I = Iterate

T = Ten Percent Rule

S = Set the Mood

Gabriela is candid and practical throughout the book. There is no shortcut to becoming a good writer. Practicing is repeated over and over, or actually, what I came to term as Gabriela’s favorite word ~ “iterate, iterate, iterate.” That was my only issue with the book – why say iterate when practice works just as well?

If you have any desire to improve your writing, whether as a blogger or a long-time writer, pick up this book. It is sure to become your favorite writing resource – I know it is now mine!

Side Note: There’s countless worksheets and cheat sheets and even a private online resource for those who purchase the book. And while I would highly recommend purchasing the book, there are still plenty of free resources at DIYMFA.com

Gabriela also hosts a podcast with fantastic guests and resources! Learn more here.

Connect with Gabriela Website | Twitter | Facebook

What writing books/memoirs/resources have you read and/or use?

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four-half-stars

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Learning to Survive and Thrive with The Tumbling Turner Sisters

June 28, 2016 Book Review, Giveaway, reviews 6

I received this book for free from the publisher in exchange for an honest review. This does not affect my opinion of the book nor the content of my review.

Learning to Survive and Thrive with The Tumbling Turner SistersThe Tumbling Turner Sisters by Juliette Fay
Published by Gallery Books on June 14th 2016
Genres: Fiction, Historical
Pages: 352
Source: complimentary review copy
AmazonIndieBound
Goodreads

 

What an incredibly researched historical novel! I felt completely immersed in the time period {1920s}! Vaudeville was at its height {kind of a prequel to tv show ‘America’s Got Talent’}.   When the novel opens we meet the Turners and learn how they’re  barely getting by. Dependent on Mr. Turner’s income, losing the source from a stupid mistake makes figuring out how to survive critical.

So what does the mom to four beautiful daughters do? She comes up with the idea to put her daughters on the stage as a vaudeville act in order to make enough money for the family to eat and pay rent. When the girls’ act becomes a hit their lives are forever changed.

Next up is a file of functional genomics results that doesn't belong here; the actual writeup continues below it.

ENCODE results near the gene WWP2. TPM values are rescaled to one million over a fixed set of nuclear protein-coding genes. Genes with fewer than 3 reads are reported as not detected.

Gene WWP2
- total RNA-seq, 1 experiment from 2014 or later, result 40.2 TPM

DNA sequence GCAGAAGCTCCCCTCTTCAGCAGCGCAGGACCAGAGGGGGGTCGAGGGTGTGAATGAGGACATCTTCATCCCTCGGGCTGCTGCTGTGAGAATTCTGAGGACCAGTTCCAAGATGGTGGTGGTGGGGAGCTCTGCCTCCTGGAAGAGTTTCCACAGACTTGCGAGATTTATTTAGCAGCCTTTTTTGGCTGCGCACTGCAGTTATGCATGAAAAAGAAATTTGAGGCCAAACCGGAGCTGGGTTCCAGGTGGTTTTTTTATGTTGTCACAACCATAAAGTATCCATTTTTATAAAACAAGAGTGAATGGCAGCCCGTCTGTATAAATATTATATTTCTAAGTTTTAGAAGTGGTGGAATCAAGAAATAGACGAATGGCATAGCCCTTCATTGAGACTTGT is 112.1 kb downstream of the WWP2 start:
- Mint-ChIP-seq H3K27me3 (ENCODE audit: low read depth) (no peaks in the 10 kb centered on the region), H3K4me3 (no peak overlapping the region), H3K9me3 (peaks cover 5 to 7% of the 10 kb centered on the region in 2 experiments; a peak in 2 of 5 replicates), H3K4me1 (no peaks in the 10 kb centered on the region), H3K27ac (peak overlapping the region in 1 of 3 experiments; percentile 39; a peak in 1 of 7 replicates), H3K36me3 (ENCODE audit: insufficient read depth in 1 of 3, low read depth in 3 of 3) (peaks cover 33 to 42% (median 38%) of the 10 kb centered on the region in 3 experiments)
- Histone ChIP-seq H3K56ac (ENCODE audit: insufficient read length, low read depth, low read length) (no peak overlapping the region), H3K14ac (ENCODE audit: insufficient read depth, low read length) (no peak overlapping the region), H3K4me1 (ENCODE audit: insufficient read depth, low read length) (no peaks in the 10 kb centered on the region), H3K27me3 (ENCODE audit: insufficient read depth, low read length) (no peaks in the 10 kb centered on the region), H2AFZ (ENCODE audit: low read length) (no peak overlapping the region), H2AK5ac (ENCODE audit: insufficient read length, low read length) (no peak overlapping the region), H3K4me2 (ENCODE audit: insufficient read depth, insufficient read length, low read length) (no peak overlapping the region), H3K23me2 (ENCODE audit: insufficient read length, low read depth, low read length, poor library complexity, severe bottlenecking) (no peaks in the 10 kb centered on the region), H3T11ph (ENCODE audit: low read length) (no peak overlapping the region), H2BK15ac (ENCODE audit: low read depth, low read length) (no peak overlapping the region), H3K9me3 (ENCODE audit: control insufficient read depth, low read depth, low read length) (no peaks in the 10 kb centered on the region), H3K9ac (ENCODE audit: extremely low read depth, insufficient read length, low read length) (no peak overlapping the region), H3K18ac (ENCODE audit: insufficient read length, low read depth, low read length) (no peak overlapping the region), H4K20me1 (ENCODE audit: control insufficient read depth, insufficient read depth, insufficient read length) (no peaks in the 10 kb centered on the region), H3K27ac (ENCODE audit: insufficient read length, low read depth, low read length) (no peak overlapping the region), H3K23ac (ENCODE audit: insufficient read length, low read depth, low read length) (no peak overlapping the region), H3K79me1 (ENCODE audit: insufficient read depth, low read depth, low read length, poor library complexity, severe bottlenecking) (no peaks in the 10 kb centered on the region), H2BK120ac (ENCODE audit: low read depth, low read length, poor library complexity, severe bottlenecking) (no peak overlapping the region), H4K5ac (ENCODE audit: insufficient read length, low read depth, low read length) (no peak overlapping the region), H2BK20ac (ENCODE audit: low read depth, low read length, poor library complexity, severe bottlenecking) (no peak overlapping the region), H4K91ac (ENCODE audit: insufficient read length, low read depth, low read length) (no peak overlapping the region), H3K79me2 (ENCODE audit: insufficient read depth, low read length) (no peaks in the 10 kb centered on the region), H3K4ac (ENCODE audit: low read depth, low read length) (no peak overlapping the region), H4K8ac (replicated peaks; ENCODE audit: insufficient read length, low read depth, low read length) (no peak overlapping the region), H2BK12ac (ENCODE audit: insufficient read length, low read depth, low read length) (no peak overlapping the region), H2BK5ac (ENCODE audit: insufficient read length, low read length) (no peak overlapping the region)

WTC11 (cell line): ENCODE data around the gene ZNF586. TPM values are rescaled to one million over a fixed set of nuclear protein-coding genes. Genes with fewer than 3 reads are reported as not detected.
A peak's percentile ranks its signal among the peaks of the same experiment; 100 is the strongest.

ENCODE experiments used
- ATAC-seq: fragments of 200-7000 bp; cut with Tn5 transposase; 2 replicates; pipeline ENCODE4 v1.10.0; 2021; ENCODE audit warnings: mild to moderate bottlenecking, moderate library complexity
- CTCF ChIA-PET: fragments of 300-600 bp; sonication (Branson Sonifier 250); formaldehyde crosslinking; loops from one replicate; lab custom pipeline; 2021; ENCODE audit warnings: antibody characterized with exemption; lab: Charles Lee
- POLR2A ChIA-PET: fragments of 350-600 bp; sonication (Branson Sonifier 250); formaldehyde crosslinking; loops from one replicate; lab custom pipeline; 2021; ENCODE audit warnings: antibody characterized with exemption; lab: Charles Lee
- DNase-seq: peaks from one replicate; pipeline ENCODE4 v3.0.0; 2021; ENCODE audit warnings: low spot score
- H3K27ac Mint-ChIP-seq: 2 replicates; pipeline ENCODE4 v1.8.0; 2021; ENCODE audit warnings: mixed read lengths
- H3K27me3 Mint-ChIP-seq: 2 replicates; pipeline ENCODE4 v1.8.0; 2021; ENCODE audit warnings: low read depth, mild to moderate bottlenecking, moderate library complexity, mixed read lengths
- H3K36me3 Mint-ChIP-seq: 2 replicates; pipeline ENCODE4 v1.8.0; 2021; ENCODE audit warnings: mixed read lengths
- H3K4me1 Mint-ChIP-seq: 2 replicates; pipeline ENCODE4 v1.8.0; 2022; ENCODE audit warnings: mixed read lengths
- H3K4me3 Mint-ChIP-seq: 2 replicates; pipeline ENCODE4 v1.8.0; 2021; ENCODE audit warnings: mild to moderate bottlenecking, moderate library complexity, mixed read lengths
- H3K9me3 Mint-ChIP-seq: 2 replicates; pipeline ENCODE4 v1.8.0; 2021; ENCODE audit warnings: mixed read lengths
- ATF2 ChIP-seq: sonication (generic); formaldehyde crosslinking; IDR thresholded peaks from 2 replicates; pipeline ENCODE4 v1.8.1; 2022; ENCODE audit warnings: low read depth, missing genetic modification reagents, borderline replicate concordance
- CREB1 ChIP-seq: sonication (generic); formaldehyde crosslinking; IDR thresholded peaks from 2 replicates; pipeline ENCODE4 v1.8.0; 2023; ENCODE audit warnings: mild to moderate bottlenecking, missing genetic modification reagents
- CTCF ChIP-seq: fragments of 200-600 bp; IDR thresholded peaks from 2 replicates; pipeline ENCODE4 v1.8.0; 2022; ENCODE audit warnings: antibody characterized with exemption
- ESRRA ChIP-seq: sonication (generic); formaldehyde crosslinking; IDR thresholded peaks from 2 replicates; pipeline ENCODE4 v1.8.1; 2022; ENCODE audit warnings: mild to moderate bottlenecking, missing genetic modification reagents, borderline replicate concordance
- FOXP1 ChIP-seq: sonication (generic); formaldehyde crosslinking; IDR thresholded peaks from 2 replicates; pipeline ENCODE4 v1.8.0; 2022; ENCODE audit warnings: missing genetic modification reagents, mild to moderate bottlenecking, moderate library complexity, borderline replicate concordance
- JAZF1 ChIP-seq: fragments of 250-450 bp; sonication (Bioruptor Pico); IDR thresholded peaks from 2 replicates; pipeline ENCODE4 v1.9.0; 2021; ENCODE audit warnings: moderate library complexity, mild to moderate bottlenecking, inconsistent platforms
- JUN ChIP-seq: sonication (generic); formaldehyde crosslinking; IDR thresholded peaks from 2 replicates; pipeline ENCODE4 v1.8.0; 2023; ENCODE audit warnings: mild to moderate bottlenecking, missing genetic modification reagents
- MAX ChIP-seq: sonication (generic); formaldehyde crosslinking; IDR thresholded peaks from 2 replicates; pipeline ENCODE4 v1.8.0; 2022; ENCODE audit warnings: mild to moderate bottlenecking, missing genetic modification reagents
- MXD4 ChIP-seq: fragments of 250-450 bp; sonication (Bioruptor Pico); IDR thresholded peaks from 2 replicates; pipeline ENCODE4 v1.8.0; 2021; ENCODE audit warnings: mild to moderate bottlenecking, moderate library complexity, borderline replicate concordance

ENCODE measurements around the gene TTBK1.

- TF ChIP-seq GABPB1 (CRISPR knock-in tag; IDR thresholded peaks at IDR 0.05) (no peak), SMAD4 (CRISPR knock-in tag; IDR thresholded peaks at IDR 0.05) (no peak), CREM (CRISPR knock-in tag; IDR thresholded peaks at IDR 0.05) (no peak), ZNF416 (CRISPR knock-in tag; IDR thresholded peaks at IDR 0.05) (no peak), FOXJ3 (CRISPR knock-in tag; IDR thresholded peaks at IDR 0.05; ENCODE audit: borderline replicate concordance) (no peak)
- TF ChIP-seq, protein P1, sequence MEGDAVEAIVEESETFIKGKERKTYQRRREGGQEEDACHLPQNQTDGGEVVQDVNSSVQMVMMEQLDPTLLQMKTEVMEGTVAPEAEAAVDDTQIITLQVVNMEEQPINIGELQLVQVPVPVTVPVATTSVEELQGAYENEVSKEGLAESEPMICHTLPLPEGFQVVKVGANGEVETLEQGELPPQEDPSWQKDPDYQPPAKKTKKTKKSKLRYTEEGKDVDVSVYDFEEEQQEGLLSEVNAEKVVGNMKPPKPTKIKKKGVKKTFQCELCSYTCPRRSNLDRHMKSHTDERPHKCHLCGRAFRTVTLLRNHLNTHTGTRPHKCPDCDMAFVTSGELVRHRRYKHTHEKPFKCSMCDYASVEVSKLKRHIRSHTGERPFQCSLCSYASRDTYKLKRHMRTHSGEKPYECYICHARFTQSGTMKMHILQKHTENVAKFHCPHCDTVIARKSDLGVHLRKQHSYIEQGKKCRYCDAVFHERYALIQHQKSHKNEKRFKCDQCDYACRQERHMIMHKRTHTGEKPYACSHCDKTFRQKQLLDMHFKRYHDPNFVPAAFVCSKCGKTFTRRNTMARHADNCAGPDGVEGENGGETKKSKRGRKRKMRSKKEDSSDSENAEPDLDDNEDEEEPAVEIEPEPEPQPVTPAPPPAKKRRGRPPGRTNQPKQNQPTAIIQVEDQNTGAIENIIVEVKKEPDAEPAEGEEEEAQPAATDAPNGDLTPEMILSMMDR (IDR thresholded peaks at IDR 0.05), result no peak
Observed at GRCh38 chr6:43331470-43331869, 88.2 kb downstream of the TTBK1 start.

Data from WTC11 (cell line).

What I loved

→The history and detail. Learning what vaudeville was {comedy, gymnastics, music, dancing} and wasn’t {burlesque} fascinated me and had me looking up old videos and photographs. There are even a few of the theaters that hosted vaudeville still open and operating today!

→The quotes at the beginning of each chapter from famous vaudeville players. “There are three kinds of men. The one that learns by reading. The few who learn by observation. The rest of them have to pee on the electric fence for themselves.” ~Will Rogers, actor, singer, comedian, and social commentator

→How the characters and theaters came to life through the descriptive passages “Even from inside the suitcase, I sensed the audience’s anticipation. They cheered for Nell’s cartwheels, but the volume rose when Gert entered with her handsprings. By the time I rolled out onto the proscenium, the audience was like a pack of hungry dogs, ready to devour any scraps of entertainment we threw them. Gert’s arm jiggles sent them into paroxysms, and the human rolling ball, with skirts flapping up as they spun, caused a wild round of boot stomping.”

→The humor! The dialogue between the four sisters was seamless and filled with funny moments!

→The breadth of topics approached from poverty and mental illness to racism and women’s rights, The Tumbling Turner Sisters touches on it all with skill and grace.

[Tweet “Learning how to survive and thrive in The Tumbling Turner Sisters”]

and the Not So Much

I would be remiss if I neglected to share a couple of things that frustrated me in reading this novel. For example ~

The mother. Granted her character was supposed to be a strong Italian woman, but she was a bit over the top for me. At times I wondered why she even had children. Her actions were so non-mothering! AND she took henpecking her husband to an entirely new level. Did women really act that way?